The Solemnity of the Nativity of St. John the Baptist celebrates his birth. St. John the Baptist was the cousin of Jesus and came to prepare the world for the coming of the Messiah.
The Solemnity of the Nativity of St. John the Baptist is celebrated on June 24.
When the Solemnity of the Most Sacred Heart falls on June 24, the Solemnity of the Nativity of St. John the Baptist is celebrated on June 23 instead.
Patron Saint of …
He is the patron saint of converts, epileptics, nurses, monastic life, tailors, booksellers, printers, heart patients, and firefighters. He is also the patron saint of many locations, including Jordan, Puerto Rico, French Canada, Newfoundland, Florence, and Genoa.
Daily Mass Readings for the Solemnity of the Nativity of Saint John the Baptist
- First Reading – Jeremiah 1:4-10: “Before I formed you in the womb I knew you, before you were born I dedicated you, a prophet to the nations I appointed you.”
- Responsorial Psalm – Psalm 71: “Since my mother’s womb, you have been my strength.”
- Second Reading – 1 Peter 1:8-12: “It was revealed to them that they were serving not themselves but you with regard to the things that have now been announced to you by those who preached the Good News to you through the Holy Spirit sent from heaven, things into which angels longed to look.”
- Gospel – Luke 1:5-17: “He will go before him in the spirit and power of Elijah to turn their hearts toward their children and the disobedient to the understanding of the righteous, to prepare a people fit for the Lord.”
Mass During the Day
- First Reading – Isaiah 49:1-6: “The LORD called me from birth, from my mother’s womb he gave me my name.”
- Responsorial Psalm – Psalm 139: “I praise you, for I am wonderfully made.”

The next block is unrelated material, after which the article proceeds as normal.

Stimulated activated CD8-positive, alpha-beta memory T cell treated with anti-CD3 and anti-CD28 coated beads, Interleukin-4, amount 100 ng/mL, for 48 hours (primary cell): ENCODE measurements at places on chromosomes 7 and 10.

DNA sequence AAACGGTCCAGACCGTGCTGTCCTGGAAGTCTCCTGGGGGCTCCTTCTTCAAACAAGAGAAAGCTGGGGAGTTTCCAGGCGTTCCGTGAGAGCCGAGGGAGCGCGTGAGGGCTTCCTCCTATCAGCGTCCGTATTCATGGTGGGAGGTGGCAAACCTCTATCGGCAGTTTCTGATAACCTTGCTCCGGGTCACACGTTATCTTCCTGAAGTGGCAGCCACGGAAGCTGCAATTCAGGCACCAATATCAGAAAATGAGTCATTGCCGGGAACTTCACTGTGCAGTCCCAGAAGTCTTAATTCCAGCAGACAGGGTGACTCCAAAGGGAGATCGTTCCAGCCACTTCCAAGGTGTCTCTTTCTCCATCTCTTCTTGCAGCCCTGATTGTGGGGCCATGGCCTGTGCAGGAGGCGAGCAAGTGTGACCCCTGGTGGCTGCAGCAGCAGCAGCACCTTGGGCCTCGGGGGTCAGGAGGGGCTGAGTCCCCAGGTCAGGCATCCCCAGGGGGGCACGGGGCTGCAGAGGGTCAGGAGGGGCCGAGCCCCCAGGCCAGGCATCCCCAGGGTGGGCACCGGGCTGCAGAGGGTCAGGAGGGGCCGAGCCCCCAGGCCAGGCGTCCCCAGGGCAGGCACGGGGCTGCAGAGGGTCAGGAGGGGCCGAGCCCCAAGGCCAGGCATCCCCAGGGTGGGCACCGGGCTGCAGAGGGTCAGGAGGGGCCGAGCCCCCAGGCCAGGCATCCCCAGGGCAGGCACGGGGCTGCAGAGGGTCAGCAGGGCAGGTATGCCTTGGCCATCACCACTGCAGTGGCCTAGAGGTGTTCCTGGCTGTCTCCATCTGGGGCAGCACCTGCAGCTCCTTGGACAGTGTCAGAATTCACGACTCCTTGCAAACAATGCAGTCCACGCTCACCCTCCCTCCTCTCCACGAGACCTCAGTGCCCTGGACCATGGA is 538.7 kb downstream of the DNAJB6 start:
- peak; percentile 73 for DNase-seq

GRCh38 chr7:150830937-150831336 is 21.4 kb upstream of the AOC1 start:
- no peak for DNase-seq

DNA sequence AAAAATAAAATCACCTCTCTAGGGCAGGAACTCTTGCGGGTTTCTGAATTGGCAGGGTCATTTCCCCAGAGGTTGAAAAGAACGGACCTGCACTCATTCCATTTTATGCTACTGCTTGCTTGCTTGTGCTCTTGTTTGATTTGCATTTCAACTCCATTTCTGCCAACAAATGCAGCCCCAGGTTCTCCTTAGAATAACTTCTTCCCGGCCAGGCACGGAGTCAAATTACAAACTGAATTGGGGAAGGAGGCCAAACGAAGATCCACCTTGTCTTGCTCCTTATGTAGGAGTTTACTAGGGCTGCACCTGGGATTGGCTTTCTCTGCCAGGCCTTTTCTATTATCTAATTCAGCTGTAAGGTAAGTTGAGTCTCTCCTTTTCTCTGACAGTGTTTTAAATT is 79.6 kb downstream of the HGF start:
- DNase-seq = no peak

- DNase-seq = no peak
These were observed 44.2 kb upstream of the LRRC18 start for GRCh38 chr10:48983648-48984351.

- Second Reading – Acts 13:22-26: “John heralded his coming by proclaiming a baptism of repentance to all the people of Israel.”
- Gospel – Luke 1:57-66, 80: “When the time arrived for Elizabeth to have her child she gave birth to a son. Her neighbors and relatives heard that the Lord had shown his great mercy toward her, and they rejoiced with her.”
This Cry Out lesson plan will help youth understand who this prophet was and the role he played in making the way for Jesus.
In this litany, we ask this saint by his many titles and roles to pray for us so we can be more like him.
This discussion and set of reflection questions helps youth consider his message that “One mightier than I is coming after me.” Some things are worth waiting for.
Homilies and Reflections
The first two chapters of Luke’s Gospel alternate between stories of two births. One is the annunciation and birth of John the Baptist, who was, for Luke, the last great prophet of the Old Testament and who prepared the way for someone greater than any prophet—Jesus the Messiah. Continue reading.
You can almost hear polite society whisper to him, “There are customs, John. There are ways of doing things. Surely, your life can be a bit easier if you simply go along a bit. Clean yourself up. Wait your turn. Soften your message. We’ll introduce you to the right people. And in time, John—in time—you’ll earn credibility and people will begin to listen to you and even admire you. Now, wouldn’t that be nice, John? Wouldn’t that be easier?” Continue reading.
John the Baptist as the ideal patron saint of the untold blessings that flow from a life of holiness. Because of his words and witness, John is ideally placed to direct us on these three pathways—to keep us centered on Christ, to remind us that we are sinners, and to help us realize that our lives are not about us but about God’s purposes for us. Continue reading.
Quotes and Social Media Graphics
He must increase; I must decrease.John 3:30